Saturday, June 14, 2014

“Mirror of Self” - Test

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What is Order?
What is order? We know that everything in the world around us is governed by an immense orderliness. We experience order every time we take a walk. The grass, the sky, the leaves on the trees, the flowing water in the river, the windows in the houses along the street—all of it is immensely orderly. It is this order which makes us gasp when we take our walk. It is the changing arrangement of the sky, the clouds, the flowers, leaves, the faces round about us, the order, the dazzling geometrical coherence, together with its meaning in our minds. But this geometry which means so much, which makes us feel the presence of order so clearly—we do not have a language for it.
In the world-view initiated by Descartes—and largely accepted by scientists in the 20th century—it is believed that the only statements which can be true or false are statements about mechanisms. These are the so-called “facts” familiar to everyone in the 20th century.

In the world-view I am presenting, a second kind of statement is also considered capable of being true or false. These are statements about the relative degree of life, degree of harmony, or degree of wholeness—in short, statements about value. In the view I hold, these statements about relative wholeness are also factual, and are the essential statements. They play a more fundamental role than statements about mechanisms.

Statements of Fact in the 20th Century
“One door frame is more harmonious and more in keeping with the life of the room than another door frame.” “One door creates more life in the room than another door.” “A pale yellow on this door has more life than a dark grey.” Within the canon of 20th century science, these are not considered statements which can be true or false. They are thought of as statements of opinion. As a matter of principle within the 20th century mechanistic view, statements of this kind may not be considered potentially true or false.
A New Concept of Life
So—my aim in this book is to create a scientific view of the world in which this concept —that everything has its degree of life—is well defined. We can then ask very precise questions about what must be done to create life in the world—whether in a single room, even in a doorknob, or in a neighborhood, or in a vast region . . . . 
"We can then ask very precise questions about what must be done to create life in the world—whether in a single room, even in a doorknob, or in a neighborhood, or in a vast region . . . ."

This is my neighborhood. I have asked myself these questions and got very concrete answers, based on the “Mirror of Self” test. I care very much about this neighborhood, and my dream is to fill it with this new concept of life.

Unfortunately it was created under a Cartesian world view, so both to achieve life, and to achieve understanding for an Alexandrian world view, is very difficult.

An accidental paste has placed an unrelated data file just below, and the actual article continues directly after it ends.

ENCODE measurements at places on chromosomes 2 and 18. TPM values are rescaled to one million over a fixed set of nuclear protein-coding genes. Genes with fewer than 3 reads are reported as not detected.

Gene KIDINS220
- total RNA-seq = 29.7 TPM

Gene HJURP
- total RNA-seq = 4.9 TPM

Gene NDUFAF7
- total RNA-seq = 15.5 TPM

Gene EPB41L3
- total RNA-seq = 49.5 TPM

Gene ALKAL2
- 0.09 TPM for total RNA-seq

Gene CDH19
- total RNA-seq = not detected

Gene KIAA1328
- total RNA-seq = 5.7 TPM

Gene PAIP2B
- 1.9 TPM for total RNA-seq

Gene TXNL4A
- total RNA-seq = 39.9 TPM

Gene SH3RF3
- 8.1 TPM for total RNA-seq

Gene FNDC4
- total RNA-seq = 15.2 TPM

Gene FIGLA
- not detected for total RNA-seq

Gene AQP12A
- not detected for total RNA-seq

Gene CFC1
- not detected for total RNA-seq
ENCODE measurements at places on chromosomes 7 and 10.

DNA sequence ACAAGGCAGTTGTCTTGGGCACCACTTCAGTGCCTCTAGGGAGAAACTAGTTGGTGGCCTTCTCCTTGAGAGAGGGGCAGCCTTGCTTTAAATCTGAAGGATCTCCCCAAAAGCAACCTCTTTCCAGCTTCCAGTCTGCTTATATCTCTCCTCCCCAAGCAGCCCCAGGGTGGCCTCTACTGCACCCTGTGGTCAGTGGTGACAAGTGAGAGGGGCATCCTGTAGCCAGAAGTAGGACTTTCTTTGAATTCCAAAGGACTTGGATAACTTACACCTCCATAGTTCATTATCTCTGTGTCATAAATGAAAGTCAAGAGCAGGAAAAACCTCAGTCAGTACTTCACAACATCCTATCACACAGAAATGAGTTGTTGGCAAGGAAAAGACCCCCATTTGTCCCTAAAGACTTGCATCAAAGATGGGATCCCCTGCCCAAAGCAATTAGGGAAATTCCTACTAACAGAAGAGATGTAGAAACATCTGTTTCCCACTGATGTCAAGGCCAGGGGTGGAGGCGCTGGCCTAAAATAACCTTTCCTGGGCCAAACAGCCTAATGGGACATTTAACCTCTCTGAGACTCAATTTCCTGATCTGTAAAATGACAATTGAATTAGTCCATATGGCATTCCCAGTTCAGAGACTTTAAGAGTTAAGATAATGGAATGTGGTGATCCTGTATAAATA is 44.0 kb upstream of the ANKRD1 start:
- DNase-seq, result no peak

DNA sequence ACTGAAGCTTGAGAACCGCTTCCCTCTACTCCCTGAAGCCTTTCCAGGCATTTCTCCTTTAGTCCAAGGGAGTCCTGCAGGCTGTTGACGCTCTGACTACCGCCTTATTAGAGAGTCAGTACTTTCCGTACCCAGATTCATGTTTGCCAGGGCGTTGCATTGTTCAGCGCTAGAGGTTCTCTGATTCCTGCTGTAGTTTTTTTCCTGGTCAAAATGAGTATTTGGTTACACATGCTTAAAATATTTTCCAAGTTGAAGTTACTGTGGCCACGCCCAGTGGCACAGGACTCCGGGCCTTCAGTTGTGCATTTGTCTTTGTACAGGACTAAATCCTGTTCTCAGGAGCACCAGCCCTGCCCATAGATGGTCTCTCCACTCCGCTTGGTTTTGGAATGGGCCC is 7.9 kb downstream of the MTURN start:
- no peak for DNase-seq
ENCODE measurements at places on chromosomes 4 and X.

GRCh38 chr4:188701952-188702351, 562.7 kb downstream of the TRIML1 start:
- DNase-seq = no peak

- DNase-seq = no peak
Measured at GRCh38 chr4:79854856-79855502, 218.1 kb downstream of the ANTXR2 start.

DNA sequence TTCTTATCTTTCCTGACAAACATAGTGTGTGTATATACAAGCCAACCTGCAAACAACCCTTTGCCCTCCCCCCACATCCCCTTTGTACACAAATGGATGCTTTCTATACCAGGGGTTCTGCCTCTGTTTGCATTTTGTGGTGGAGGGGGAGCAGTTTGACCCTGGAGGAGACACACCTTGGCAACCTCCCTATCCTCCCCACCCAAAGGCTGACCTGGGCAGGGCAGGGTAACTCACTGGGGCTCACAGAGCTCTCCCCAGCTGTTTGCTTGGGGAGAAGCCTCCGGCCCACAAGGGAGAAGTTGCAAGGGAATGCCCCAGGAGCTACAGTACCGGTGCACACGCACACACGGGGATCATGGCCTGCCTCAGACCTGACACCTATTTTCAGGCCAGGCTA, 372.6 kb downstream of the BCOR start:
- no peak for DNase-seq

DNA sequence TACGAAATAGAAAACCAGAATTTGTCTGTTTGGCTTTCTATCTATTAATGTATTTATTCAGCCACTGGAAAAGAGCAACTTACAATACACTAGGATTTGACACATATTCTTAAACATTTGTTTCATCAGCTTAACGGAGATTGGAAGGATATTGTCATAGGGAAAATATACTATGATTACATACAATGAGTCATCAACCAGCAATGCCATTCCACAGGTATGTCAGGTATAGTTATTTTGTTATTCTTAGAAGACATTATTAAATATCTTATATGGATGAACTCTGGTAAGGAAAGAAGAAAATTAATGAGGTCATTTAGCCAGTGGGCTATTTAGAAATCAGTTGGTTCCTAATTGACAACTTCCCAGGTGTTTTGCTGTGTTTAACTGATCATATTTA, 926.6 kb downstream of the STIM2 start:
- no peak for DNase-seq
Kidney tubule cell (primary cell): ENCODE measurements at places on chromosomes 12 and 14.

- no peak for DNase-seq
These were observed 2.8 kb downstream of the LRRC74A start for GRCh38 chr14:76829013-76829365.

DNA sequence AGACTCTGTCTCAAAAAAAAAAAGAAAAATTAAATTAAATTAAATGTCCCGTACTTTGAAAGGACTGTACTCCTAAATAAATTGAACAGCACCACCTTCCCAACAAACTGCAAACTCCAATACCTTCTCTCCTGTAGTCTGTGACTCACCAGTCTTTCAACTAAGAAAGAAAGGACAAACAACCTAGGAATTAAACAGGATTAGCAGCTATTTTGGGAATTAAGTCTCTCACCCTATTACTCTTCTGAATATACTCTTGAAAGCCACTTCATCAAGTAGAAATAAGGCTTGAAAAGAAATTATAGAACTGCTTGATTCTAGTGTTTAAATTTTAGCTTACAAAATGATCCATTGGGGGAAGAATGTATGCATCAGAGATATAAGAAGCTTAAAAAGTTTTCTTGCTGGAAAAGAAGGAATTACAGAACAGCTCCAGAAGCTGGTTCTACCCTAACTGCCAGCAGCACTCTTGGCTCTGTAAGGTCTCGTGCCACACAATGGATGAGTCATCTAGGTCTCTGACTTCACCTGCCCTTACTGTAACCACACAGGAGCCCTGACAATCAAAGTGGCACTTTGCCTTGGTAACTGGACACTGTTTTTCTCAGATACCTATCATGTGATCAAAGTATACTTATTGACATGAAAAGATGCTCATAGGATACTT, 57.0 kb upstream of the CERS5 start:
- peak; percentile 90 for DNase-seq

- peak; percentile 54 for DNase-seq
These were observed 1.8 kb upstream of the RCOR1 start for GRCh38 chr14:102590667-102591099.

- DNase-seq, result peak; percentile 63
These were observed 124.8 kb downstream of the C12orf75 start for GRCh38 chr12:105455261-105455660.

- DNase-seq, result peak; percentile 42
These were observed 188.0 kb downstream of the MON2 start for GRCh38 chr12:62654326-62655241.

I claim that this quality is not merely the basis for a distinction between beautiful things and ugly things. It is something which is detectable as a subtle distinction, in every corner of the world, as we walk about, in the most ordinary places, during the most ordinary events. It is a quality which changes from place to place and from moment to moment, and which marks, in varying degrees, every moment, every event, every point in space.
What we call “life” is a general condition which exists, to some degree or other, in every part of space: brick, stone, grass, river, painting, building, daffodil, human being, forest, city. And further: The key to this idea is that every part of space—every connected region of space, small or large—has some degree of life, and that this degree of life is well-defined, objectively existing, and measurable.
Cartesian Scientific Observation
  • Objectivity is based on being able to share results
  • Observations of limited events that are tied to limited and machine-like view of some phenomenon—creates a circumstance in which we all reach roughly the same results when we do the same experiments. This gives us a shared picture.
  • Primarily sight, perhaps hearing, smell, and touch; and the recordings of machines
Alexandrian Scientific Observation
  • The inner feelings of the observer are taken into account
  • How does an observation increase or decrease the observer’s feeling of wholeness
  • If this sort of observation can be reliably shared, it is as “objective” as Cartesian observation
  • Alexander calls it the “Mirror of Self” test
The “Mirror of Self” test developed by Christopher Alexander is also discussed by J.A. Arnfinsen and N.A. Salingaros in this interview: 

Please everyone, read the following paper by Richard P. Gabriel at IBM Research. It gives a VERY good introduction to the “Mirror of Self” test! 

Let the “Mirror of Self” test guide your life, be always true to your feelings whatever people try to ridicule you! Remember that they are just poor people stuck in a mechanical world-view. This test is based upon scientific empirical findings, and is true! Don't let people mock you for your feelings! They are a true response upon the WHOLENESS of OUR world.  

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